The issue has raised concerns by local tourism development officials that they could lose significant funds at a time when they need to offset the impact of the novel coronavirus.

The Senate had rejected the plan earlier in the week, when Sen. Anitere Flores removed it from the House tax package. Despite hours of negotiations, the Senate refused to accept Oliva’s and Avila’s appeals to restore the proposal.

The tax package includes the $42 million three-day back-to-school sales tax holiday Aug. 7 through Aug. 9 and the $5.6 million seven-day disaster preparedness sales tax holiday from May 29, 2020, through June 04, 2020.

Despite the scaled back tax deal, some legislators said they expect they may be back to revise the budget again.

“There’s a 99% chance we’re going to have come back and tweak.” said Flores, a Miami Republican. “You’ve never had a situation where major theme parks are closing, where, you know, in spring break week in Miami, they’re trying to shut down as many things as they can.”

Rep. Travis Cummings, a Fleming Island Republican and chair of the House budget committee, said the tax cut package was whittled down so the remaining budget includes “what we need to make sure we have enough resources over the coming months.”

The tax package included a series of other issues, such as extending the time property owners impacted by Hurricane Michael can begin rebuilding while retaining prior homestead assessment limitations, a requirement that charitable hospitals provide community benefits that exceed the value of their property tax exemptions, and requires school districts to provide capital improvements to charter schools.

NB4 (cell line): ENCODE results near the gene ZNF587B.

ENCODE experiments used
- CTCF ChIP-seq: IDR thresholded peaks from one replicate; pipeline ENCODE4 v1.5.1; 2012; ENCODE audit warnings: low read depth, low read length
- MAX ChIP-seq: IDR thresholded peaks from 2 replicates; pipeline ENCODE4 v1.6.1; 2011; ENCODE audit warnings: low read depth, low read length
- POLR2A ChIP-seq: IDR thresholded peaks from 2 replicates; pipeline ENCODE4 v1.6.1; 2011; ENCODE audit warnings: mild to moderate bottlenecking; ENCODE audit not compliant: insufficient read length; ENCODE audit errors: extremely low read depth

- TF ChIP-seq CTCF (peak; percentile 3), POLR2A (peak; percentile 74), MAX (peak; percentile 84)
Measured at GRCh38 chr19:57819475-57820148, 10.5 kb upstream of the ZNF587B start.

Both the House and Senate have also included in their draft budgets a $543 million refund to the largest corporations in the state.

Senate Democrats on Thursday tried to cancel the scheduled refund to the state’s top 1% of businesses as part of the 2017 federal Tax Cuts and Jobs Act, but Republicans rejected it.

Sen. Jose Javier Rodriguez, a Miami Democrat, also attempted to persuade senators to close a loophole that allows companies to evade paying Florida corporate income taxes by creating subsidiaries in other states. His amendment, proposed on Thursday, required companies to report their business subsidiaries jointly, as is required in other states, and would raise an estimated $478 million.

“It’s been called one of the biggest self-inflected wounds of the state” because Florida allows companies to profit from doing business in Florida but evade taxation by locating the subsidiary somewhere else, he said. Republicans in the Senate rejected the amendment on a voice vote.

Those decisions drew criticism from community activists who blasted the tax package as short-sighted when Florida’s most vulnerable face uncertain healthcare options, lost income and little safety net.

Ida Eskamani, grassroots lobbyist who represents New Florida Majority and Organize Florida:

“What the coronavirus has showed us is how an economy that runs on profits over people is inadequate to address a crisis that disproportionately impacts our most vulnerable communities, mainly working families and senior residents on fixed income,’’ said Ida Eskamani, who represents New Florida Majority and Organize Florida.

“Our people need paid sick leave, waiving costs associated with COVID-19 testing and treatment, expanded Medicaid, and a moratorium on evictions, foreclosures, and utility shut-offs.”

They urged lawmakers not to pass the tax break package and urged legislators to expand the session to find a way to help employers pay sick leave to workers or allow healthcare facilities waive costs associated with COVID-19 testing and treatment.